By Nathaniel Keating The Corner House and Relative Property Values
This paper analyzes the effect that the positioning of a single-family home on its block has on its open market price. First, background information is presented and the arguments for and against owning a “corner house” are offered from a homebuyer’s perspectives. The second part includes the results and discussion of an empirical study of homes in Durham’s Hope Valley neighborhood. Drawing from data found at Zillow.com, a hedonic model for estimating property values was employed to determine the premium to which corner houses are valued with respect to houses located in the middle of the block. This study found no evidence that corner homes in Hope Valley are priced any differently than homes located in the middle of the block. Nevertheless paths for future research are recommended and outlined.
The determinants of the value of housing have long been studied and constitute a large portion of the literature published in journals of urban economics and real estate. First and foremost, a house, as an asset, is a collection of various components, each of which add value to the whole. These physical elements comprise the characteristics most often advertised on real estate websites such as lot size, living space, number of bedrooms, garage, etc. Second, the value of a home is inextricably linked to overall market conditions, both within the region of sale by the law of supply and demand and nationally (or internationally) by interest rates and credit markets. Finally, housing’s most unique feature as an asset, its positional permanence, profoundly affects its value and therefore, the price it might fetch on the open market.
Thus, the real estate mantra “location, location, location”, while almost laughably clichéd, does not lack for support from modern economic theory. Studies have demonstrated that single-family homes with proximity to small neighborhood parks were valued as much as 13% higher, whereas those in close proximity to mobile home parks experienced negative effects on selling price, lending credence to the hackneyed expression. However, the focus of much of this research has long been the value added to (or deducted from) a property due to nearby features and amenities. This paper mitigates these effects as much as possible and adds controls for the physical differences among homes on the same street in order to examine the potential influence a home’s position on its block might have on its value.
A simple exploration into the value of corner houses—here defined as those homes built on lots at the intersection of two streets, and therefore with at least two sides exposed to the public view—yields a surprisingly deep fissure in consumer preferences. Some Americans love the idea of owning a corner lot home, chiefly because of their generally larger lot size and accessibility and visibility from multiple sides. On the other hand many claim they would never own a corner house, citing lack of privacy and additional maintenance and upkeep. In addition, some states allow municipalities to assess double the taxes for two street “frontages”, though no inquiry into Durham’s policy regarding double assessment for corner lots was performed for this paper. Realtors are also divided, some claiming corner lots are more likely to be burglarized, while others counter that a more easily visible house, like a corner home, is safer. These contrasting views of alarming fervor and conviction provide an enticing opportunity to test Americans preferences empirically.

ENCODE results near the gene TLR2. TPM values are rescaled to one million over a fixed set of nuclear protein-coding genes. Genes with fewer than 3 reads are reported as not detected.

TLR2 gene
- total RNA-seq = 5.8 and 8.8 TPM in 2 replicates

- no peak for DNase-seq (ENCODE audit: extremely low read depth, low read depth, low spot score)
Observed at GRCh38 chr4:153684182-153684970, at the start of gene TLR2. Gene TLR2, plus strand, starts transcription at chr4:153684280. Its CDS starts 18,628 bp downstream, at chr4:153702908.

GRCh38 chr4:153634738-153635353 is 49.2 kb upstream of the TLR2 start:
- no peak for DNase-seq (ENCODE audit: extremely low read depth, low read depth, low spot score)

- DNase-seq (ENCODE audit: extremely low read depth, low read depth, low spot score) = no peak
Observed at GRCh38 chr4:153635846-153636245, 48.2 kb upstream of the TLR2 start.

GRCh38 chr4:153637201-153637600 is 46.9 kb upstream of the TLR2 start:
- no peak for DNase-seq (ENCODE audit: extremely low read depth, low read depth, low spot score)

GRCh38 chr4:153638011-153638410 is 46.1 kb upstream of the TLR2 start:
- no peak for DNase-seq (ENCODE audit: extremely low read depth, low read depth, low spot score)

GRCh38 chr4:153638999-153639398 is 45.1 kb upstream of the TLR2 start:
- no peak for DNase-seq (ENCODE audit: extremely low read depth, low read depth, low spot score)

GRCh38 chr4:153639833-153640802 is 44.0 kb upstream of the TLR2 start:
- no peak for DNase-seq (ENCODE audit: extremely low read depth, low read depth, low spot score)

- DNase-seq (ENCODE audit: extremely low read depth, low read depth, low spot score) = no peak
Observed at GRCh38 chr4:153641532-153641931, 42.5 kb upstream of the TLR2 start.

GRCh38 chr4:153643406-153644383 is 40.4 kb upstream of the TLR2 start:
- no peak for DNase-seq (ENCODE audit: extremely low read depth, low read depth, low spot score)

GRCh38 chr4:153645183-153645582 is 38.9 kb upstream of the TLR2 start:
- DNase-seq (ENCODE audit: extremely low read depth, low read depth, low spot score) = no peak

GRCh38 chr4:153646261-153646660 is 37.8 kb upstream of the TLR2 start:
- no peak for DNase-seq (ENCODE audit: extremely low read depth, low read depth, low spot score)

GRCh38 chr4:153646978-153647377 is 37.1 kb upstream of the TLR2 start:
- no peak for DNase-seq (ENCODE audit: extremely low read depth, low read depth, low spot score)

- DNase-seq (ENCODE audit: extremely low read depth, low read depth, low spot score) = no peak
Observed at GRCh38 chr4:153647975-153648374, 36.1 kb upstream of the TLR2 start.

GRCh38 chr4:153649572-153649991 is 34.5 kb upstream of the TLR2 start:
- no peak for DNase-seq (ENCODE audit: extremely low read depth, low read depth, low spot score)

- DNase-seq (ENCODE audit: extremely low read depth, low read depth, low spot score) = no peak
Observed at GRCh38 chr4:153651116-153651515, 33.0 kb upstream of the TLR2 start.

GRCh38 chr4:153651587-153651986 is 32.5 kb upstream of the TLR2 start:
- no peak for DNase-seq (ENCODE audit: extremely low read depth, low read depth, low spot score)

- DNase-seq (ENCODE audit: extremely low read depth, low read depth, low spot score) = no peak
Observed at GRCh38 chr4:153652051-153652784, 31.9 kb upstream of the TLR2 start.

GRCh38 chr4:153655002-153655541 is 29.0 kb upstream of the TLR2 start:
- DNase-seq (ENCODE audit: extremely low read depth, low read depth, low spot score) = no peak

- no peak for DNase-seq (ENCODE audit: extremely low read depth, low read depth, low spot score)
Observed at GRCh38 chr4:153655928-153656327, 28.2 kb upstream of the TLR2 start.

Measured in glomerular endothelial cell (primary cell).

From an economic perspective, corner houses offer a notably distinct home ownership experience to a potential buyer. Considering their uniqueness, homes on corner lots may fall within Haurin’s description of the atypicality effect. Under this theory, exceptional houses will attract a higher variance in offers from potential buyers. A homeowner’s rational reaction to a higher variance of offers is to leave the home on the market longer than the average house in order to attract a higher number of offers. This effect was extended by Turnbull to include analysis of housing prices which the conclusion that an atypical home sells at a discount. This follows intuitively considering atypical homes take longer to sell: controlling for time on the market, the atypical home will sell for less than a more average home.
II. DATA & METHODOLOGY
In this empirical study, data were gathered from Zillow.com, a leading online real estate database. The data are accessible by the public and include the year each home was built, its lot size, square footage of living space, number of bedrooms and bathrooms, and each home’s Zestimate. The Zestimate is an estimated market valuation for a home generated by Zillow’s formula with public and private information as inputs. For the purposes of this study, the Zestimate will serve as a proxy for the value of each home. The data set covers 32 homes selected from the Hope Valley neighborhood, and is subcategorized into 12 corner homes and 20 middle homes. The homes were chosen at random using a random number generator from lists compiled of corner homes and middle homes in the appropriate area. The means and standard deviations of the relevant variables can be found in Table 1 in the Appendix along with a map of Hope Valley.
The methodology undertaken involves a traditional hedonic pricing model implemented to isolate the corner house indicator variable’s effect. This model assumes that the price, P, of a home—or Zestimate in this case—can be described as some function P = f(Xi), where Xi represents some combination of features of the home. Following convention, the semi-log form of housing price is used. The equation used in evaluating the hedonic regression model is: